Doing this at night may be a symptom of Lewy body dementia – Best Life


Doing this at night may be a symptom of Lewy body dementia - Best Life

Public awareness of Lewy body dementia (LBD) may have increased since the tragic 2014 suicide of Robin Williams, who had the disease, but LBD is actually the most common type of dementia after Alzheimer’s, according to Medline. disease (AD). Plus, with approximately 1.4 million people in the United States affected by the disease.

AD and LBD are both forms of dementia, and while they share some aspects, there are also important differences. “As the name suggests, Lewy body dementia is thought to be caused by the accumulation of Lewy body proteins in the brain,” reports Verywell Health. “Alzheimer’s is characterized by amyloid plaques and neurofibrillary tangles in the brain.” Symptoms also differ – and a specific nocturnal problem is associated with the onset of LBD. Read on to find out what it is.

READ NEXT: Doing this during the day can be an early sign of dementia.


The buildup of Lewy body proteins affects chemicals in the brain, says Kashmira Govind, pharmacist at the Farr Institute. She explains that these chemical changes can affect thinking, movement, behavior and mood.

This can lead to a myriad of symptoms as the disease manifests itself in many different ways. “Hallucinations; seeing, hearing, or smelling things that aren’t there; problems with understanding, thinking, memory, and judgment,” says Govind. “The most common symptoms include changes in cognition, movement, sleep and behavior,” she says — but the signs don’t stop there and are extremely varied. Govind warns that they can include changes in body temperature, dizziness, frequent falls and sexual dysfunction, among other symptoms.

Elderly man not feeling well at home.

The symptoms of LBD can manifest in both the body and the brain. “Lewy body dementia causes progressive mental decline,” explains the Mayo Clinic. “People with Lewy body dementia may have visual hallucinations and changes in alertness and attention.” Other symptoms may resemble those of Parkinson’s disease, such as “rigid muscles, slow movements, difficulty walking and tremors.”

These similarities can often lead to a misdiagnosis (Robin Williams was misdiagnosed with Parkinson’s before his death in 2014; only afterward would an autopsy reveal he had LBD). The main difference between the two diseases is the order in which symptoms appear, according to the Davis Phinney Foundation for Parkinson’s. (In dementia with Lewy bodies, symptoms of dementia appear first before motor skills become impaired.)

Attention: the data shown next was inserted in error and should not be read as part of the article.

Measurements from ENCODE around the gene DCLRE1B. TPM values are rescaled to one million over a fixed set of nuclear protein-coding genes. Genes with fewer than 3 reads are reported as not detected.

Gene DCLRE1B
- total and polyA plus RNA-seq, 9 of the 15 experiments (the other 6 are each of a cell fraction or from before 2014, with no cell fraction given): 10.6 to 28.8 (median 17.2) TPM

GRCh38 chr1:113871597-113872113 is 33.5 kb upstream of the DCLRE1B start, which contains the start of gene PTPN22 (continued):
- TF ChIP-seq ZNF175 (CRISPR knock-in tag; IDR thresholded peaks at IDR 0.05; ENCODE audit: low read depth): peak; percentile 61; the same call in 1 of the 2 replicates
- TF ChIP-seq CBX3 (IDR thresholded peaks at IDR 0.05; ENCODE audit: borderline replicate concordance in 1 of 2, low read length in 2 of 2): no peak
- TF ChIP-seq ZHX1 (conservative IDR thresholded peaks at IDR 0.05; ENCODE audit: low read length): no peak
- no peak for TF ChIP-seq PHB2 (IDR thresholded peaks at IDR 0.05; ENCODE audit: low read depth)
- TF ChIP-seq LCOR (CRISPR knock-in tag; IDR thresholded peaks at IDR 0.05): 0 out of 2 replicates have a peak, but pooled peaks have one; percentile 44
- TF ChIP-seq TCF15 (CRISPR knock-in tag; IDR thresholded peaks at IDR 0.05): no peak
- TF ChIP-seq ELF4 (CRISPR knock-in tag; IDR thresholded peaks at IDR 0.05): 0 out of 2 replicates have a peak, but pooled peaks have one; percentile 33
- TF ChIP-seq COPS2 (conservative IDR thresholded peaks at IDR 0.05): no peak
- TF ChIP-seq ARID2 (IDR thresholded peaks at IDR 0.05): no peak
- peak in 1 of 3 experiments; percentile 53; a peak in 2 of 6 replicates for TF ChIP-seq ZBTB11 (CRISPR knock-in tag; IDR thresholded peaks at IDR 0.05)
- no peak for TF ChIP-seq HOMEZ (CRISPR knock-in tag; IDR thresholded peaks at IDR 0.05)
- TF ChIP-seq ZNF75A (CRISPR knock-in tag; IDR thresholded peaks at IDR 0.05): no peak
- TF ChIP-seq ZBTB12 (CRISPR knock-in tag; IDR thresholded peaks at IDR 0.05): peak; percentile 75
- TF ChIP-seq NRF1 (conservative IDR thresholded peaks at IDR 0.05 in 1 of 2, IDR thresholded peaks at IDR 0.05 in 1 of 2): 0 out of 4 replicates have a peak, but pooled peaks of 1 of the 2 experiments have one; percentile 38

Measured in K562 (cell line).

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Man sleeps restlessly

In addition to the neurological and physiological symptoms of Lewy body dementia, very specific behavior can be the first sign of the disease.

“Rapid eye movement (REM) sleep behavior disorder is a sleep disorder in which you physically act out vivid, often uncomfortable dreams with vocal noises and sudden, often violent arm and leg movements during REM sleep — sometimes referred to as dreaming behaviors,” reports the Mayo Clinic. This condition can manifest years before the onset of other LBD symptoms.

“We can diagnose the sleep disorder with a sleep study,” explains the neurologist Jakob Leverenz, MD, tells the Cleveland Clinic. “And there’s a high probability that a person with this disorder will develop LBD, or Parkinson’s disease.” Leverenz notes that this behavior is often first noticed by the patient’s bed partner. “Often when someone comes in for an exam and we ask about sleep disorders, the bed partner will say, ‘Oh, they’ve been doing that for years,'” he notes.

The doctor conducts a medical consultation with an elderly adult patient in the clinic.

There is currently no cure for Lewy body dementia or other forms of cognitive decline such as Alzheimer’s disease. However, the National Institute on Aging (NIH) states that some symptoms can be effectively managed for a while. “An LBD treatment plan can include medication, physical and other types of therapy, and counseling,” says the NIH. “A plan to make all security updates at home and identify all devices can make everyday tasks easier.” Knowing the symptoms of dementia is crucial, as early diagnosis can mean access to treatment and management options.

Govind also recommends adopting a healthy lifestyle that may reduce the risk of dementia. Exercise, eating a healthy diet, limiting your alcohol consumption, and not smoking are all ways you can lower your risk of LBD, Alzheimer’s, and other forms of this debilitating disease.

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